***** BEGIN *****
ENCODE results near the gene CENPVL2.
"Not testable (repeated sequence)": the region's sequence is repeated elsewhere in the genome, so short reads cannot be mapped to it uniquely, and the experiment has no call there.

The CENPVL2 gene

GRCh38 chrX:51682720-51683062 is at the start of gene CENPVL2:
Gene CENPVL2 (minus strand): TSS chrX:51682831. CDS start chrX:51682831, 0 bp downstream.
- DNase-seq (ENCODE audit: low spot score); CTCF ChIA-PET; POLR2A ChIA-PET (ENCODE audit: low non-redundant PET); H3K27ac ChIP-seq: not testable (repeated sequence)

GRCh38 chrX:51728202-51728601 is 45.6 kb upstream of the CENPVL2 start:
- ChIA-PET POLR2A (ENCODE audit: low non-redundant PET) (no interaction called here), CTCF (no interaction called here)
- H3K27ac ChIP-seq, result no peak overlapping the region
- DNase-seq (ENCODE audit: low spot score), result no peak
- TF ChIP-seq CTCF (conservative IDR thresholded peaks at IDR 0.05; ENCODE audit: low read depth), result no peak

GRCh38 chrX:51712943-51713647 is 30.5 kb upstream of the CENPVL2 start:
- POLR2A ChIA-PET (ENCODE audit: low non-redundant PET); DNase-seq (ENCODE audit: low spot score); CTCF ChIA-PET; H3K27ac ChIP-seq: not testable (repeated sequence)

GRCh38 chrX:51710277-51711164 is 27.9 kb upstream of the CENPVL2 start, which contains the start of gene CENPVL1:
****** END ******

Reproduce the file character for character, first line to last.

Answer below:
ENCODE results near the gene CENPVL2.
"Not testable (repeated sequence)": the region's sequence is repeated elsewhere in the genome, so short reads cannot be mapped to it uniquely, and the experiment has no call there.

The CENPVL2 gene

GRCh38 chrX:51682720-51683062 is at the start of gene CENPVL2:
Gene CENPVL2 (minus strand): TSS chrX:51682831. CDS start chrX:51682831, 0 bp downstream.
- DNase-seq (ENCODE audit: low spot score); CTCF ChIA-PET; POLR2A ChIA-PET (ENCODE audit: low non-redundant PET); H3K27ac ChIP-seq: not testable (repeated sequence)

GRCh38 chrX:51728202-51728601 is 45.6 kb upstream of the CENPVL2 start:
- ChIA-PET POLR2A (ENCODE audit: low non-redundant PET) (no interaction called here), CTCF (no interaction called here)
- H3K27ac ChIP-seq, result no peak overlapping the region
- DNase-seq (ENCODE audit: low spot score), result no peak
- TF ChIP-seq CTCF (conservative IDR thresholded peaks at IDR 0.05; ENCODE audit: low read depth), result no peak

GRCh38 chrX:51712943-51713647 is 30.5 kb upstream of the CENPVL2 start:
- POLR2A ChIA-PET (ENCODE audit: low non-redundant PET); DNase-seq (ENCODE audit: low spot score); CTCF ChIA-PET; H3K27ac ChIP-seq: not testable (repeated sequence)

GRCh38 chrX:51710277-51711164 is 27.9 kb upstream of the CENPVL2 start, which contains the start of gene CENPVL1: